This is posted as part of Keishon’s TBR Day challenge, which is aimed at encouraging us readers with the towering TBR piles (you know who you are) to start tackling the books that have been languishing in there for eons.
Book: “The Diabolical Baron” (note that this is published with another story in “Dangerous to Know” – the other one is a novella “Mad, Bad and Dangerous to Know”, which I’m not reviewing here)
Author: Mary Jo Putney
Why did I buy this book? Mary Jo Putney was one of the first historical romance authors I stumbled across. I loved her Fallen Angels series (not so much her newer paranormal romances, so I cheered when i heard she was moving back to straight historical romances). Anyway, I picked up this copy for old times’ sake when I spotted it on the sales rack (and yes, the cover played a part).
Why did it sit in my TBR pile for so long? Because I thought I had already read it! I bought this book mainly for the novella, thinking that the blurb for “The Diabolical Baron” sounded familiar. But when I picked up the book a couple of nights ago and started skimming through the main story, I thought “hey, this doesn’t feel familiar”…
What is it about? It’s a Regency-set romance, and starts off with Jason Kincaid, nicknamed the Diabolical Baron, picking the name of his bride out of a hat. He’s reached the age when he really should get married and he doesn’t quite care who he actually marries as long as she’s suitable. So he ends up with Caroline Hanscombe, a young girl who meets all his criteria – well-bred, reasonably good-looking, etc, etc. The only thing Jason hasn’t realised – and won’t until he invites them to his house – is that Caroline’s widowed aunt and chaperone, Jessica, was his first love. Oh, and there’s Captain Richard Dalton, who at first sight appears completely unrelated to the main storyline, but ends up playing a major role in the story.
So what did I think about it? “The Diabolical Baron” is not an unpredictable read – you pretty much figure out the entire storyline and who ends up with who after the first couple of chapters. Having said that, the characters and their interactions were enough to keep me flipping the pages.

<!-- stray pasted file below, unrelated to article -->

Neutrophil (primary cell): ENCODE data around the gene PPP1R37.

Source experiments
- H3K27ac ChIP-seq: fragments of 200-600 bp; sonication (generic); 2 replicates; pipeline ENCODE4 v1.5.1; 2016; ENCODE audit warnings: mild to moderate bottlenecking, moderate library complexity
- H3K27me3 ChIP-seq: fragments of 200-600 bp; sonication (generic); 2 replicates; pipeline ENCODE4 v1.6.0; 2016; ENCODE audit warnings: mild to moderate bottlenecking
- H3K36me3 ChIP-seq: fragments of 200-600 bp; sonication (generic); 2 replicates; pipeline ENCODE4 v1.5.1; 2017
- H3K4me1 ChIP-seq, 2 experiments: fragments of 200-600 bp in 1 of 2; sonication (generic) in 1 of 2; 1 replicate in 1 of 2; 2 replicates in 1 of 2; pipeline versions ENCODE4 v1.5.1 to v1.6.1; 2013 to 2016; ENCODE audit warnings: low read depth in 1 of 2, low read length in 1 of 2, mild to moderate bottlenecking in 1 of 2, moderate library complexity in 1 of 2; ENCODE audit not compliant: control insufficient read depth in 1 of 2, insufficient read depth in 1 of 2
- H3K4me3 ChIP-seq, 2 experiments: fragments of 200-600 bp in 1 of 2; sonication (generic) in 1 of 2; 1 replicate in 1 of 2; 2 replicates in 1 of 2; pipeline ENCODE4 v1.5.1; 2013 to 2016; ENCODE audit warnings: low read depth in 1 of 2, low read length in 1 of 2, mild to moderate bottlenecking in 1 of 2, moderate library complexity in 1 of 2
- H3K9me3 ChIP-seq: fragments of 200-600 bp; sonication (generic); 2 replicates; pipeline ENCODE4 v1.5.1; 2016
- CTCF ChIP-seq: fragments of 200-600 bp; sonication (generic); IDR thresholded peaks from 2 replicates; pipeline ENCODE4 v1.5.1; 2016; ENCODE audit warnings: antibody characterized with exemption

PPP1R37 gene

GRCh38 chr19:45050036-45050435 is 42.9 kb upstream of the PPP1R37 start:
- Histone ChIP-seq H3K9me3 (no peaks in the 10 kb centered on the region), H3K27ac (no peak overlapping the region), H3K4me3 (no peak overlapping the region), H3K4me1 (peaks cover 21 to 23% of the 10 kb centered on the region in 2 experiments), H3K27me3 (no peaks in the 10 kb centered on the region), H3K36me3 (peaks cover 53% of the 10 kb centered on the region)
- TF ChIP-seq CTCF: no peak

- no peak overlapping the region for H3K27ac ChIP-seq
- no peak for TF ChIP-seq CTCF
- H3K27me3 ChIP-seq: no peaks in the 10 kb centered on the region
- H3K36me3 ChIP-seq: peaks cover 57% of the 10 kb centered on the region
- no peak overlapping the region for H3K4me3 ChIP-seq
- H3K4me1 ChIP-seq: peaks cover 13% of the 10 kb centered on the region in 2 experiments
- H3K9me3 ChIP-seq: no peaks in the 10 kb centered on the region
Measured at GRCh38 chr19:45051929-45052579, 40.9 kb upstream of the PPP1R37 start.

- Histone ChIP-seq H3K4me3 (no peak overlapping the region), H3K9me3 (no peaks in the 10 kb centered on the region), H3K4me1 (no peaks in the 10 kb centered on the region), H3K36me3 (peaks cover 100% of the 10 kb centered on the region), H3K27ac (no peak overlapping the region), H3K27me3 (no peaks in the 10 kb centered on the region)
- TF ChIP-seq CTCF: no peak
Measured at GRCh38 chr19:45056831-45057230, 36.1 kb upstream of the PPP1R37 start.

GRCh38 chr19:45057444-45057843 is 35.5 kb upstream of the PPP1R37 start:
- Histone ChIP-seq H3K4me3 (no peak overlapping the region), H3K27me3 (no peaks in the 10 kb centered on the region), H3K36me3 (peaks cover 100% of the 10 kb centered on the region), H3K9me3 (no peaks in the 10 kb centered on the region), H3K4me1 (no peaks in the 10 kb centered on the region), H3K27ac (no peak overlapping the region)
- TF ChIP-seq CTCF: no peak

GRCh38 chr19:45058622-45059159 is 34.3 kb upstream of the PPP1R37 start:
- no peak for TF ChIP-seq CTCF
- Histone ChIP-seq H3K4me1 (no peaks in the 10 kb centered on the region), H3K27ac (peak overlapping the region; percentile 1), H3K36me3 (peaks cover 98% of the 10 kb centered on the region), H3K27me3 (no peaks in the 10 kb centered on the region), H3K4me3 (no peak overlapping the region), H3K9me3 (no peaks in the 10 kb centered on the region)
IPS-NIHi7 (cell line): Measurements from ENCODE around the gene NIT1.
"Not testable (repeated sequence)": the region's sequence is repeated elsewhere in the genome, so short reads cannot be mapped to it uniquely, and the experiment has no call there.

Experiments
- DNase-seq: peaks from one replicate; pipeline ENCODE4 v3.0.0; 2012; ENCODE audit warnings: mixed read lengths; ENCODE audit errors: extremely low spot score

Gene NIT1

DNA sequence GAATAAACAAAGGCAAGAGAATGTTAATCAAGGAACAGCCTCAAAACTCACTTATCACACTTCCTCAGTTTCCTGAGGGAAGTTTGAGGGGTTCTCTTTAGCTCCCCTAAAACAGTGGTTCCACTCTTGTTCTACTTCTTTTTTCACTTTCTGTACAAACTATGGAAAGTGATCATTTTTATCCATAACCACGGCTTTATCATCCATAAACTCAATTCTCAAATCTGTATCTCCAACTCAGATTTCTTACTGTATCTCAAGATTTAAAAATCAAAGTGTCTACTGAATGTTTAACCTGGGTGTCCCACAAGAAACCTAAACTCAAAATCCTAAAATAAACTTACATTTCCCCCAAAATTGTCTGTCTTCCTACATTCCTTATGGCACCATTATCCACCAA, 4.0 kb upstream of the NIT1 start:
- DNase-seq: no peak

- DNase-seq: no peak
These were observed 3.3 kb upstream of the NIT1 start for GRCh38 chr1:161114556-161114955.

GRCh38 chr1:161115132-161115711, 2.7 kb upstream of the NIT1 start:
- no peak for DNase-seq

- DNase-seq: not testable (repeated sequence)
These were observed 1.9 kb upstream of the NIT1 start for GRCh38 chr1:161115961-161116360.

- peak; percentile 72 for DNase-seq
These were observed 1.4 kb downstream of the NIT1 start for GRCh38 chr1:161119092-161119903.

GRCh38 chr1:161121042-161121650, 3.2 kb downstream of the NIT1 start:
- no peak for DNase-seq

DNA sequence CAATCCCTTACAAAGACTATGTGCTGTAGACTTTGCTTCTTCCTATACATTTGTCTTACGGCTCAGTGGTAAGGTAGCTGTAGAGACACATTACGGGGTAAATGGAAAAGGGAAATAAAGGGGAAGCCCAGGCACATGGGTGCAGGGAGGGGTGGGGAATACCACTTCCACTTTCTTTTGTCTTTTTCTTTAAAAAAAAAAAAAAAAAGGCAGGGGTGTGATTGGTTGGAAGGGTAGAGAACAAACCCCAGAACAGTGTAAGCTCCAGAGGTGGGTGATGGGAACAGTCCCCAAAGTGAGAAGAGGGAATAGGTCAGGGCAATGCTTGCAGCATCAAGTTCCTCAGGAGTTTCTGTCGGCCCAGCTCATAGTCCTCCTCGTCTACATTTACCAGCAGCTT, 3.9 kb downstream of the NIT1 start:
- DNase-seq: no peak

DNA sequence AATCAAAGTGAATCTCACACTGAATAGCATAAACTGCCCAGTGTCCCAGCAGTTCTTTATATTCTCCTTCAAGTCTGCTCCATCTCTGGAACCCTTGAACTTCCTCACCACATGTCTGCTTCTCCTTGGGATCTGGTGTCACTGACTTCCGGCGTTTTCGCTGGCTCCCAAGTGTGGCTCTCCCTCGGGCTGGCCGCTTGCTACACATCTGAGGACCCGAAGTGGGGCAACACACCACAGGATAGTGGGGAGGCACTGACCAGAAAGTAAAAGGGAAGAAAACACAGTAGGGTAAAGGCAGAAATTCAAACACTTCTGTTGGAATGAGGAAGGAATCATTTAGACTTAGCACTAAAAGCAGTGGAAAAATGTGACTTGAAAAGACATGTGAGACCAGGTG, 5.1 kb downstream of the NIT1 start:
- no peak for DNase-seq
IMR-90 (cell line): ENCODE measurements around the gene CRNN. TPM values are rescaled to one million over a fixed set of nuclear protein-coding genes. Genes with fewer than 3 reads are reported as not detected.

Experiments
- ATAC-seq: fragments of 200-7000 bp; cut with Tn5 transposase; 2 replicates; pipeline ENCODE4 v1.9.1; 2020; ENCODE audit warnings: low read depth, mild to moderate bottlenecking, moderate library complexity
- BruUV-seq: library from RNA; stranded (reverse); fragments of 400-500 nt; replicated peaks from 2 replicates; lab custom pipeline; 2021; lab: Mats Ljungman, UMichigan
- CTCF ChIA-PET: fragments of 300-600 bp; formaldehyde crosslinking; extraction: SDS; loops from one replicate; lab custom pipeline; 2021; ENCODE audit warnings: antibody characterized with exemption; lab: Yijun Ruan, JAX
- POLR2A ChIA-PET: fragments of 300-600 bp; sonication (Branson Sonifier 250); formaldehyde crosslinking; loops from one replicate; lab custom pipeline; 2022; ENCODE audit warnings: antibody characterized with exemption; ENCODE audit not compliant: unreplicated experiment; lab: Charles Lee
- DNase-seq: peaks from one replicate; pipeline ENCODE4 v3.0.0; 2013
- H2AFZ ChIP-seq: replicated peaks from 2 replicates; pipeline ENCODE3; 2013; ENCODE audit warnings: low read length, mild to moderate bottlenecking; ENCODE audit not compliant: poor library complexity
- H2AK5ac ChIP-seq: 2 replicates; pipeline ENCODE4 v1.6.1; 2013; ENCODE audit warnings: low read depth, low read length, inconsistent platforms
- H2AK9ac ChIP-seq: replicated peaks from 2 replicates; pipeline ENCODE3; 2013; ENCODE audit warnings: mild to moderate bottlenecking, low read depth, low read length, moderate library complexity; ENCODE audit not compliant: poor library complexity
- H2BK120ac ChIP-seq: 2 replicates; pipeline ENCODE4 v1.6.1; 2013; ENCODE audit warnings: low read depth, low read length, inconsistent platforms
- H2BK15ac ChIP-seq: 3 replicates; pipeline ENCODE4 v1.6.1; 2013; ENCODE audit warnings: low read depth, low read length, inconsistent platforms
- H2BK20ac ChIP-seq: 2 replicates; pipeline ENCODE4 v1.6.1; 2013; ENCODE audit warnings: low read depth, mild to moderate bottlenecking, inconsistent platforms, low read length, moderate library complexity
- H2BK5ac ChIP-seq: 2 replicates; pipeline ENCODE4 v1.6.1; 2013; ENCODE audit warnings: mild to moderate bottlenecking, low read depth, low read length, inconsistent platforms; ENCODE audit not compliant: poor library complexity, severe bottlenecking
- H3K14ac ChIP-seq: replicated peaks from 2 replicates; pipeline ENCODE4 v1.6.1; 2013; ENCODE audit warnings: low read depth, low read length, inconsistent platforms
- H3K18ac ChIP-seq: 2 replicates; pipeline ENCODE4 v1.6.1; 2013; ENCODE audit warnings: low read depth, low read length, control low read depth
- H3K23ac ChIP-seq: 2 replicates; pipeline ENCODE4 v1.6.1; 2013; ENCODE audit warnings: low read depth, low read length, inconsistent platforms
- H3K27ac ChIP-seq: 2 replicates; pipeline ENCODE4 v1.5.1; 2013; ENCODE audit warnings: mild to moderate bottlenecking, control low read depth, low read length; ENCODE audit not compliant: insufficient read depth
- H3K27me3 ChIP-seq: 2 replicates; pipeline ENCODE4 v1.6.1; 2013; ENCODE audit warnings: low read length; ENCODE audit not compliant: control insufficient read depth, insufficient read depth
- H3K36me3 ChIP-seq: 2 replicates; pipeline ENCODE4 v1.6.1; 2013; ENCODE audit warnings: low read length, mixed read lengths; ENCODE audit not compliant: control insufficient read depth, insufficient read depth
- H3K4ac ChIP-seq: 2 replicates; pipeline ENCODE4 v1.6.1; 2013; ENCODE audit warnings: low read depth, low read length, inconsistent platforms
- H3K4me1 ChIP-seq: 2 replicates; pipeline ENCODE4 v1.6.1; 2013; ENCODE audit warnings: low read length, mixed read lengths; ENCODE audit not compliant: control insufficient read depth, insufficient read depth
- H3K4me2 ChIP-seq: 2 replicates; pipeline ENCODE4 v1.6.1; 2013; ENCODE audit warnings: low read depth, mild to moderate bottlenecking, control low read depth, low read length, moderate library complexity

I liked Jessica – she was a refreshingly strong older heroine. This isn’t one of the stories where the heroine sits around mourning the loss of her first love – instead, Jessica married someone else and had a good marriage. She’s a typical Putney military wife heroine – an independent and strong-minded woman, following the drum with her husband. I could see the attraction between herself and Jason, and their relationship was definitely the main thing that held my interest in this book. There is also a secondary romance, which was sweet – actually, some of the scenes with Caroline and her music were lovely.
Secondary characters? Well, you have the standard outspoken aunt with a heart of gold, a best friend who works at being a dandy, the ambitious stepmama, etc, etc. The most interesting character is Reggie Davenport, who is cast in the role of the heir-apparent to the abandoned Wargrave estate. A gambler, a drunk, and a bit of a letch, he actually has some of the best lines in the book. He’s attractive because you get the feeling he’s not completely lost beyond all hope, and I’m pretty sure MJP redeemed him in a later book (ETA: have checked, and yes, he is the hero in “The Rake”). The ambiguity in most characters is something I liked about this book – for instance, Caroline’s stepmother, while being wildly ambitious and not really caring about her stepdaughter, also has a strong honest streak.
What I didn’t like was the ending – the reason for Jason and Jessica’s original breakup really frustrated me. It just felt like too trivial a reason for something that completely changed their lives. And the last third of the book felt padded out and slightly lazy – a lot of assumptions by all the four main characters that typified the big MIS being used as a plot device.
My conclusion? It’s not one of Ms Putney’s best books – it’s one of her earlier ones and it shows. It’s interesting because you can see hints of her later style peeking out, but as it is, it feels clumsy in places. I couldn’t help but think it would have been a much better book if she had written it now. I’m sort of torn between a B and a C for my grade – for sentimental reasons let’s call it B-.